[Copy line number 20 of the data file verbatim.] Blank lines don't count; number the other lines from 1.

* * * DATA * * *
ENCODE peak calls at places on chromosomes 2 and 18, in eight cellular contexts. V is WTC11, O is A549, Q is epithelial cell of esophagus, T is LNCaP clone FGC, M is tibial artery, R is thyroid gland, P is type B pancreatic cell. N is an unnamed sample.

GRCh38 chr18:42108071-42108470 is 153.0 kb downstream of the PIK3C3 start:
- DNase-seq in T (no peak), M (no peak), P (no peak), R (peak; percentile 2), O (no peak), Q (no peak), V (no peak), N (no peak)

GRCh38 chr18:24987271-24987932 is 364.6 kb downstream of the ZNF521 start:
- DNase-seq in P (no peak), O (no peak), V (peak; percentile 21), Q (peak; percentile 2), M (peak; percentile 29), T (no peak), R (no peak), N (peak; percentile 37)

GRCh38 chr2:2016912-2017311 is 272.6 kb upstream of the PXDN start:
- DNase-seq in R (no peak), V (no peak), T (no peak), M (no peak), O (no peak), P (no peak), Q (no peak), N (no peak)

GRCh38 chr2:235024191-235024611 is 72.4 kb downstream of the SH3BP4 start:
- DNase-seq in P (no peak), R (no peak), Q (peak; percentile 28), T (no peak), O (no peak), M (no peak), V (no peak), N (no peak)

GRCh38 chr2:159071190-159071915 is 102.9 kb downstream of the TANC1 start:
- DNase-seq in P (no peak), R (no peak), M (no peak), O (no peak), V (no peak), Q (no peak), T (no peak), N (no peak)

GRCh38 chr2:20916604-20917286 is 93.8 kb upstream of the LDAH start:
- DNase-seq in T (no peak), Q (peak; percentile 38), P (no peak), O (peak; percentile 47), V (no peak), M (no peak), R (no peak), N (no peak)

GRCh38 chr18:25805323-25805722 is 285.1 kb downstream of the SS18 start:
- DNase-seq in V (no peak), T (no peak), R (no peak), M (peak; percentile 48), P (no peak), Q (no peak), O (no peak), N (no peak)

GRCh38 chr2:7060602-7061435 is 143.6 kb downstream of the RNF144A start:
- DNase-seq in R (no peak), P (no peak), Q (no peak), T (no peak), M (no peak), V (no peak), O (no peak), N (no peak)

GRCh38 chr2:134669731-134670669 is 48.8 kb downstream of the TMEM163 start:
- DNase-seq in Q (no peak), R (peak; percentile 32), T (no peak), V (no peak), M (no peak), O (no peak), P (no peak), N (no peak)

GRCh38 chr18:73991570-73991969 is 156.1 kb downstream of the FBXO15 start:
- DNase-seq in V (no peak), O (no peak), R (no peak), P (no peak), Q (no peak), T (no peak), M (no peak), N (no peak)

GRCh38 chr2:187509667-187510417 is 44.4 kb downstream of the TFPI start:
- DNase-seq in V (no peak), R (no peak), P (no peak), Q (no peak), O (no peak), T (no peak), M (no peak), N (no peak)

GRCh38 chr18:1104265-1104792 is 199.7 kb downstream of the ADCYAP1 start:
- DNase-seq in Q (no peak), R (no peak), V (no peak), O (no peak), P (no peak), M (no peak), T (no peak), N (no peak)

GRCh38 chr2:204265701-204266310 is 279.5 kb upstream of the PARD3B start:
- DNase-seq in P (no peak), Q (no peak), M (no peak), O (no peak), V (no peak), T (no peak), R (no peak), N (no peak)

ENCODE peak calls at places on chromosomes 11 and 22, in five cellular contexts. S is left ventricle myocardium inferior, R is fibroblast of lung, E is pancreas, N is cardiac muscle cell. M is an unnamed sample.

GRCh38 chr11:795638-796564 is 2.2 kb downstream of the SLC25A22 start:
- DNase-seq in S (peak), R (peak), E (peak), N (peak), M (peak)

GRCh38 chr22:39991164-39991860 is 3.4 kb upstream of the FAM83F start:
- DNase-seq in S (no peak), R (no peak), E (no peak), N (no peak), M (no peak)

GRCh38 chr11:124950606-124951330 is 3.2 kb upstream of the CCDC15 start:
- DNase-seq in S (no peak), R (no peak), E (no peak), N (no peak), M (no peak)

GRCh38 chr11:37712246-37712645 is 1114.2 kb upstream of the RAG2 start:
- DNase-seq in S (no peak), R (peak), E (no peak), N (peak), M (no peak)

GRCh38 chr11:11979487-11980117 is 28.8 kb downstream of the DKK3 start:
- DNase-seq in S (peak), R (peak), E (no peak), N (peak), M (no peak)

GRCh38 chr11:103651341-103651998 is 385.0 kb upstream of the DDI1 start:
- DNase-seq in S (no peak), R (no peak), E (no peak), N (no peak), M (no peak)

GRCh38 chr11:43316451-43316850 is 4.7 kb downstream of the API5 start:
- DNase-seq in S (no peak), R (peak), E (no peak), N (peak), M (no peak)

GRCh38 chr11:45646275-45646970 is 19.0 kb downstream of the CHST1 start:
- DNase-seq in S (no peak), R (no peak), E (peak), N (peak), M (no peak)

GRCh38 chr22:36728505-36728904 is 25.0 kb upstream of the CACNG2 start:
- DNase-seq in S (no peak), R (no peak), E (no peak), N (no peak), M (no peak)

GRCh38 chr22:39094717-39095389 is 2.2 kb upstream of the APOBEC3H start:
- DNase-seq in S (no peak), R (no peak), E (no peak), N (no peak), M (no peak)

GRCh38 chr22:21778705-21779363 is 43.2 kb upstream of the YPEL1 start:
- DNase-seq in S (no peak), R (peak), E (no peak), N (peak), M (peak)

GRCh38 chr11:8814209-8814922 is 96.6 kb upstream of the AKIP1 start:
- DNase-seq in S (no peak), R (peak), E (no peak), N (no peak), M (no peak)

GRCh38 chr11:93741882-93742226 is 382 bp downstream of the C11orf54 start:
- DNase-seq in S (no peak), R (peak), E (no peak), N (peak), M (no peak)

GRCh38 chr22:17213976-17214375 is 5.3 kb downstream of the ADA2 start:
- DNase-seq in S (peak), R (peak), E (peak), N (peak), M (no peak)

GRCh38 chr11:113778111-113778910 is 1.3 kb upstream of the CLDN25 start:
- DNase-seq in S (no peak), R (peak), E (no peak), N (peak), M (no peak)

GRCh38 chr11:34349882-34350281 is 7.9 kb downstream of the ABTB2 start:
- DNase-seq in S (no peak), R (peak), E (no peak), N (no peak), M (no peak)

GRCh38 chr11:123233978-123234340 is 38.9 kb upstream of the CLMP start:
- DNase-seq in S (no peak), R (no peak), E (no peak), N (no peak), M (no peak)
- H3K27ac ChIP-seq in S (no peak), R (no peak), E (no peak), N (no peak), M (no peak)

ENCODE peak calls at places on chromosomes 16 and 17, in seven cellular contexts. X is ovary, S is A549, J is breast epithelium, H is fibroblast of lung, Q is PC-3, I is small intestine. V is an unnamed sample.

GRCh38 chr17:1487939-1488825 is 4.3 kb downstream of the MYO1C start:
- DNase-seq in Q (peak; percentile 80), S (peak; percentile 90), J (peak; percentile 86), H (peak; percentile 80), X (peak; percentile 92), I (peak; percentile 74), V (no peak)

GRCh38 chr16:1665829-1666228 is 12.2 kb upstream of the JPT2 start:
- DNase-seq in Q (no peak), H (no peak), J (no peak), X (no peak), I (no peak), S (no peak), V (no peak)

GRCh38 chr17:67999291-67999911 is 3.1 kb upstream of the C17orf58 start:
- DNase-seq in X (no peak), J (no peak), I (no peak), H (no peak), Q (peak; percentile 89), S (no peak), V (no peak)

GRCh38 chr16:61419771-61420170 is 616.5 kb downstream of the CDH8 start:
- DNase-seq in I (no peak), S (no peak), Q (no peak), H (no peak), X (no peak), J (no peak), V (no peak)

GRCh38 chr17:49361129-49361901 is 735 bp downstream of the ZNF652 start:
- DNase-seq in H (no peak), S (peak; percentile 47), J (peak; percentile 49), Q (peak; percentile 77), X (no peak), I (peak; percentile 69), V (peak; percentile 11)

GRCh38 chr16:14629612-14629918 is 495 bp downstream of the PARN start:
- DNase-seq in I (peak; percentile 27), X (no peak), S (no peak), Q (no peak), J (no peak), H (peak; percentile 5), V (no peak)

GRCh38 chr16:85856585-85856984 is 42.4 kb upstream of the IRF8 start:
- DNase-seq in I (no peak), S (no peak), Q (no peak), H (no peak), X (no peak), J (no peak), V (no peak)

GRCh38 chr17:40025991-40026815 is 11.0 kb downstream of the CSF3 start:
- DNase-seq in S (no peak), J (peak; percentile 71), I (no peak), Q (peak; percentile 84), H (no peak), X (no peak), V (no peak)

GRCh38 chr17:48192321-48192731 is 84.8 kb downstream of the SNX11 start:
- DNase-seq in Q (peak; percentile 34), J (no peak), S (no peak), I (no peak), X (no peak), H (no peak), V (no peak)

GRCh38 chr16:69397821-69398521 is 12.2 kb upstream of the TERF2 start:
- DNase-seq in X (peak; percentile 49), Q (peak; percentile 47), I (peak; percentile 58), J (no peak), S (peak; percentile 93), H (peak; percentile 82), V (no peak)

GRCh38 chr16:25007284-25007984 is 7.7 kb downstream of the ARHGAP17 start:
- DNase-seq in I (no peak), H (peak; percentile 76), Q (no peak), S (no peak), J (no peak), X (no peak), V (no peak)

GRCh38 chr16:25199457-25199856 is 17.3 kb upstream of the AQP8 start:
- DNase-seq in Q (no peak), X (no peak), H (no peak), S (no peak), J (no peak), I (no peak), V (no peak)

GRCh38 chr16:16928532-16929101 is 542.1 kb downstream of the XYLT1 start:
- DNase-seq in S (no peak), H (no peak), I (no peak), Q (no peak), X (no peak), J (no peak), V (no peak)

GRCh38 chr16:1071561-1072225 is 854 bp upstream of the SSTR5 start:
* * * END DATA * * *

GRCh38 chr18:73991570-73991969 is 156.1 kb downstream of the FBXO15 start: